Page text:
2022 Victorian Architecture Awards winners showcase culturally inclusive, community-centric design

Across 14 categories, a total of 66 projects were granted named awards, architecture awards and commendations, drawn from a pool of 125 shortlisted projects
Render of Balfe Park Lane's facade. Image supplied.
Alison Warters June 19, 20220 min read

The winners of the 2022 Victorian Architecture Awards have been announced, honouring the state’s best architecture. This year’s winners list highlights the integral role architects play in building communities and driving the evolution of the built environment, with standout projects responding to key issues of sustainability, equity, and access.

Across 14 categories, a total of 66 projects were granted named awards, architecture awards and commendations, drawn from a pool of 125 shortlisted projects – one of the largest ever selected for the Victorian Chapter of the Australian Institute of Architects’ awards program.

Kerstin Thompson Architects’ Balfe Park Lane received the top award in the multi-residential category, setting a gold standard for designing healthy communities and embedding genuine liveability among a list of winners that highlighted the importance of housing as an essential social infrastructure.

The Melbourne local designed the project, which comprises a mix of apartment types, along with commercial and retail spaces, newly created public access linkages, and shared courtyard and outdoor amenities.

Victorian State Manager, Tim Leslie FRAIA said the undeniable quality of this year’s submissions caused significant debate among the Jury.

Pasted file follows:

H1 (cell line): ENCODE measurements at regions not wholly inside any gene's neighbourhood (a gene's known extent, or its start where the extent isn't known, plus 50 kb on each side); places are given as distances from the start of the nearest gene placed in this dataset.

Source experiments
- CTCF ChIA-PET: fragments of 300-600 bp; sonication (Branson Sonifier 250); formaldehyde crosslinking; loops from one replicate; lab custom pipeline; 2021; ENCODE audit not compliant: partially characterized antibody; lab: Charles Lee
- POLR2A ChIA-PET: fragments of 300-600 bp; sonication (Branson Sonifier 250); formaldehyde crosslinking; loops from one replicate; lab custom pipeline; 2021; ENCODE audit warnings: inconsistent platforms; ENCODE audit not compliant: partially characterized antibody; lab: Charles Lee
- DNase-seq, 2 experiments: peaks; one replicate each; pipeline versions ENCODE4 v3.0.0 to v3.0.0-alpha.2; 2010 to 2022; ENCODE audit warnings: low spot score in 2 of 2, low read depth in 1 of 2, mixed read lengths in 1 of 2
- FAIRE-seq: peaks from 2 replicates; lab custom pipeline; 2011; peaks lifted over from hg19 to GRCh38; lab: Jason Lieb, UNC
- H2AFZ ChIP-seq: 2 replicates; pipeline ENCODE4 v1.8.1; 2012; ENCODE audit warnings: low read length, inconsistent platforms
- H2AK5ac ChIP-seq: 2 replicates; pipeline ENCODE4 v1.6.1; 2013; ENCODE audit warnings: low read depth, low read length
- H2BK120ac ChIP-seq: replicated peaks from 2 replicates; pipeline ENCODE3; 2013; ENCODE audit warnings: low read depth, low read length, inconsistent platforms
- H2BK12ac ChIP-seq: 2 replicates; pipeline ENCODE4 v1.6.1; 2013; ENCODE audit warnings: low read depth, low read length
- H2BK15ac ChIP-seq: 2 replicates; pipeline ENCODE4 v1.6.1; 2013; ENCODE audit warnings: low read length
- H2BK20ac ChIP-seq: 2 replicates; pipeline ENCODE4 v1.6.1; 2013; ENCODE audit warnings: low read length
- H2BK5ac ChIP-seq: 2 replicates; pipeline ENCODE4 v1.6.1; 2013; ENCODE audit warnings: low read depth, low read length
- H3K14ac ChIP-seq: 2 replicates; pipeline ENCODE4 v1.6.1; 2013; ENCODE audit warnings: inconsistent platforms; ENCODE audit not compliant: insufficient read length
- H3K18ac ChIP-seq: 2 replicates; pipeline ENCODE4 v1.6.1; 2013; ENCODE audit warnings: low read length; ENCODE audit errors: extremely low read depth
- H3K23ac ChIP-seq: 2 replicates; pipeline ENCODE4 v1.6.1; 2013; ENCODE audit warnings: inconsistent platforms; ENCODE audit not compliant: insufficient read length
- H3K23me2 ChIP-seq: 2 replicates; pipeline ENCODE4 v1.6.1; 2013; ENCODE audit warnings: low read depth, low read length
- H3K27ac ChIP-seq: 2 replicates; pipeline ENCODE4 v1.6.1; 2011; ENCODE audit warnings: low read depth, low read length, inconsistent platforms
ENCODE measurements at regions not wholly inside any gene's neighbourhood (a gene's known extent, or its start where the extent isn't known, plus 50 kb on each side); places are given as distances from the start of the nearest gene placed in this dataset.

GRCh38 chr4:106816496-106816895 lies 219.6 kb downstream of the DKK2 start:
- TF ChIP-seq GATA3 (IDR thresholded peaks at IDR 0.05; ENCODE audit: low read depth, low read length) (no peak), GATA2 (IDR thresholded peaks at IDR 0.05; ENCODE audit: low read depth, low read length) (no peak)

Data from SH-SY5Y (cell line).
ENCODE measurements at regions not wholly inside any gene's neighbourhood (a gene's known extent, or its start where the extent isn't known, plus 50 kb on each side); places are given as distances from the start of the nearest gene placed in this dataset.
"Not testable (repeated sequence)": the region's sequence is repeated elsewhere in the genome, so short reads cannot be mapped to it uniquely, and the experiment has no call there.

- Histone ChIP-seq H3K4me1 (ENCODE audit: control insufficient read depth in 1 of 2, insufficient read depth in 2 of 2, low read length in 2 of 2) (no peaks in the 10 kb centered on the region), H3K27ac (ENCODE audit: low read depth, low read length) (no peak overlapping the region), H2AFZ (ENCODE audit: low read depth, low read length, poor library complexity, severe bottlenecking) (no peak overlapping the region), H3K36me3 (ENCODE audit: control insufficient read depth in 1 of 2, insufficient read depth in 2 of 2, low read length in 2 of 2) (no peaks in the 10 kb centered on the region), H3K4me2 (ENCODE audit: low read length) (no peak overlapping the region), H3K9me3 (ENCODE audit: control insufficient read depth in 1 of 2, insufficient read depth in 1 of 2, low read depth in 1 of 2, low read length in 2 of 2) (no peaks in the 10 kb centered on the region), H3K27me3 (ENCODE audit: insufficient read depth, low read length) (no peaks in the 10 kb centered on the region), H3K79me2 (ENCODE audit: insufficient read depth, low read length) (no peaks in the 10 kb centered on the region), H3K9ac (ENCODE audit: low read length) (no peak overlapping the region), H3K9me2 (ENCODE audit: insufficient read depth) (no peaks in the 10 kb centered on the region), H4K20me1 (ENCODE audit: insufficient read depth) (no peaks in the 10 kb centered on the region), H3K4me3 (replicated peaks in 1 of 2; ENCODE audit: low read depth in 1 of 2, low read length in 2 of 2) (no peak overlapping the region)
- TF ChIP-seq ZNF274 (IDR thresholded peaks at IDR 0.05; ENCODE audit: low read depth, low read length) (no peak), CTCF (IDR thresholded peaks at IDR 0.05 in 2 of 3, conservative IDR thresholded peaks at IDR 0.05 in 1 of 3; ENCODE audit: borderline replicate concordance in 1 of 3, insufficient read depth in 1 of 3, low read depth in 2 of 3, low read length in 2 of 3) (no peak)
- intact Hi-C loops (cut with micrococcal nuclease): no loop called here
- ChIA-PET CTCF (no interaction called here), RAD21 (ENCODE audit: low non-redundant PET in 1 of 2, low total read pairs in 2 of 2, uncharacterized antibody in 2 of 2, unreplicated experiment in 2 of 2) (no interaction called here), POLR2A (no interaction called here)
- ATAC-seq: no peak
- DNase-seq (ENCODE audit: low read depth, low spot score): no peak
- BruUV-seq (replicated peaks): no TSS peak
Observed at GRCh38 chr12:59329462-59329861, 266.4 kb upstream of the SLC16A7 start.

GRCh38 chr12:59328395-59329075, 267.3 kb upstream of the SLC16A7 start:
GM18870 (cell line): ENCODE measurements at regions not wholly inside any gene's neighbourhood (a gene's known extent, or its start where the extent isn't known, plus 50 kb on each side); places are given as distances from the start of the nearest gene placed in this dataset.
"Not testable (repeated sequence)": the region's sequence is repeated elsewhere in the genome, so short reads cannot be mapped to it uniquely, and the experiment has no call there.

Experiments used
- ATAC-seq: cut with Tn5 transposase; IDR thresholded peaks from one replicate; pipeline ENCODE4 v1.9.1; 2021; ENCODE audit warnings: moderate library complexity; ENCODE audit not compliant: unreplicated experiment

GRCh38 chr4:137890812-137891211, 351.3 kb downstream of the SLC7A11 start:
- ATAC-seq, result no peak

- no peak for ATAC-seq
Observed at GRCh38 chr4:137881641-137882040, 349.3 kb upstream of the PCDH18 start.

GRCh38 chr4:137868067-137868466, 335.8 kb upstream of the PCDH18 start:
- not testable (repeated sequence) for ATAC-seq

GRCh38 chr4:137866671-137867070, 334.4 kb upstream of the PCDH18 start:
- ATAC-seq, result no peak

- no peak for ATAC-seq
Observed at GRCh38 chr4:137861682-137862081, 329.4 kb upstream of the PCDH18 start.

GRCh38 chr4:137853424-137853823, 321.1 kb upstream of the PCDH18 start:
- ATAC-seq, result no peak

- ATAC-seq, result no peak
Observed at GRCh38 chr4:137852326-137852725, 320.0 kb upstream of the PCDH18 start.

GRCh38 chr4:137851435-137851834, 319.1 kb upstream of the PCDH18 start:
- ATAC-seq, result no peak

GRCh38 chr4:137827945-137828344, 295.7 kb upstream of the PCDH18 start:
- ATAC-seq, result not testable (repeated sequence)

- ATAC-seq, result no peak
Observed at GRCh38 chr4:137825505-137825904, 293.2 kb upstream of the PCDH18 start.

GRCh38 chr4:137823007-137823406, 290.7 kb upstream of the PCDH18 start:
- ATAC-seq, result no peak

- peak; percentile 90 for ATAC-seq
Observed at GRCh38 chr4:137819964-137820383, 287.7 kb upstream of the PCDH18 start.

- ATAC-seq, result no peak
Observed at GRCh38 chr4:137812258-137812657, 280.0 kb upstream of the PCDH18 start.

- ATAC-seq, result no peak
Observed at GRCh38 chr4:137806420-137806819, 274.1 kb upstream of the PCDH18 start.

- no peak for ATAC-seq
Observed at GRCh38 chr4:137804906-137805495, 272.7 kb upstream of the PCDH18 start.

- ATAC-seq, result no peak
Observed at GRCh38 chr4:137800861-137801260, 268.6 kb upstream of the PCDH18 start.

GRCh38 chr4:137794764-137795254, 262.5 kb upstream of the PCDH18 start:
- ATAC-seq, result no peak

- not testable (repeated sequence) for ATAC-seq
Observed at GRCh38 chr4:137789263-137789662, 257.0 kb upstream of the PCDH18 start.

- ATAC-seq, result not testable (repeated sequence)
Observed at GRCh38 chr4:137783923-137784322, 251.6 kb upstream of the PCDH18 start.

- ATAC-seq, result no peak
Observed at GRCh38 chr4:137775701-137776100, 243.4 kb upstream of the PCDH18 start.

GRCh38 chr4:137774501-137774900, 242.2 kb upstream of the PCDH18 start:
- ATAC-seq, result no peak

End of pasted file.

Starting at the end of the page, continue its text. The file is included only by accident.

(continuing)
“This year’s winners stand as a testament to the vitality of Melbourne’s cultural life, providing world-class venues for sport, the arts, education, community, faith and commerce – it is hugely buoying to see these new additions to our city that that will serve their communities for generations to come,”

Leslie said the winners list further revealed how architectural processes can be creatively utilised to educate clients and stakeholders in shifting perspectives on how to implement viable structures for economic and social concerns.

Recognised for their holistic approaches for modern-day structures, ANZ Breathe, Terrace House, and Shepparton Art Museum were projects awarded for their innovation and excellence in environmental sustainability.

Showcasing the potential of bespoke residential architecture, Corner House, Autumn House, and Arcadia also received top awards in the residential categories.

Emerging practice, Prior Barraclough received the newly implemented EmAGN Project Award for their work on Object 07, a multi-residential project in Fitzroy.

Among other notable winners were 405 Bourke Street, Wesley Place, the Clendon Centre, Yakimono & Society.

The architecture awards were revealed at an awards ceremony hosted by the Victorian Chapter of the Australian Institute of Architects on Friday 17 June. Projects that received an Architecture Award or a named award will now progress to compete in the National Architecture Awards program, with the shortlist to be announced by the Australian Institute of Architects in the coming months.

Alison Warters

Alison Warters is a property journalist for Urban, based in Sydney. Alison is especially interested in the evolution of the New Build/Development space, when it comes to design innovation and sustainability.
Architecture Awards
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